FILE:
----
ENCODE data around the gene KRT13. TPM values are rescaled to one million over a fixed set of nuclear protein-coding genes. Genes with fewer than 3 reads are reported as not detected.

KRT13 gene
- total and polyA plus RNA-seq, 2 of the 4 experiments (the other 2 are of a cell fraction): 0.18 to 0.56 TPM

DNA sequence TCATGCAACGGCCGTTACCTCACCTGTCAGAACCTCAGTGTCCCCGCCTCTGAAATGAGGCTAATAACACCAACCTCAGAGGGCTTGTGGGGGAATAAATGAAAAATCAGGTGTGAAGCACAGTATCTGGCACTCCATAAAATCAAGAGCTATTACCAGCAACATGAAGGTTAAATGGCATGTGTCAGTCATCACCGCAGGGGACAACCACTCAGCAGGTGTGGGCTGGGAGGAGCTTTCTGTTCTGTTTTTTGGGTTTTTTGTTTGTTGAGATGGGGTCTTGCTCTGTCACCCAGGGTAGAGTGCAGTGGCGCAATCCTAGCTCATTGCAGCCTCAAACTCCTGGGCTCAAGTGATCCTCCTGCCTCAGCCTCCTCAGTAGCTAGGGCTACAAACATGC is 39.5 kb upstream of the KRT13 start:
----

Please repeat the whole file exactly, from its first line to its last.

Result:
ENCODE data around the gene KRT13. TPM values are rescaled to one million over a fixed set of nuclear protein-coding genes. Genes with fewer than 3 reads are reported as not detected.

KRT13 gene
- total and polyA plus RNA-seq, 2 of the 4 experiments (the other 2 are of a cell fraction): 0.18 to 0.56 TPM

DNA sequence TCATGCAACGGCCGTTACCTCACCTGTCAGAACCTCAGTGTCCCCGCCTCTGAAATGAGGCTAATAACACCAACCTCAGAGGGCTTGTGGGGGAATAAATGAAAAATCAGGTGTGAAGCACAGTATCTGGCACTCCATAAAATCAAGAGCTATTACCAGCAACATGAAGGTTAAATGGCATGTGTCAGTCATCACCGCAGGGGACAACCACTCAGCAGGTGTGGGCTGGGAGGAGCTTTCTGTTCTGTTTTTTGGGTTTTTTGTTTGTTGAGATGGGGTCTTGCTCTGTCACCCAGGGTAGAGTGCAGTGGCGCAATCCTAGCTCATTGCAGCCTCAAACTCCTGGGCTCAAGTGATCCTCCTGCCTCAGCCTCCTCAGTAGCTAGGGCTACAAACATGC is 39.5 kb upstream of the KRT13 start: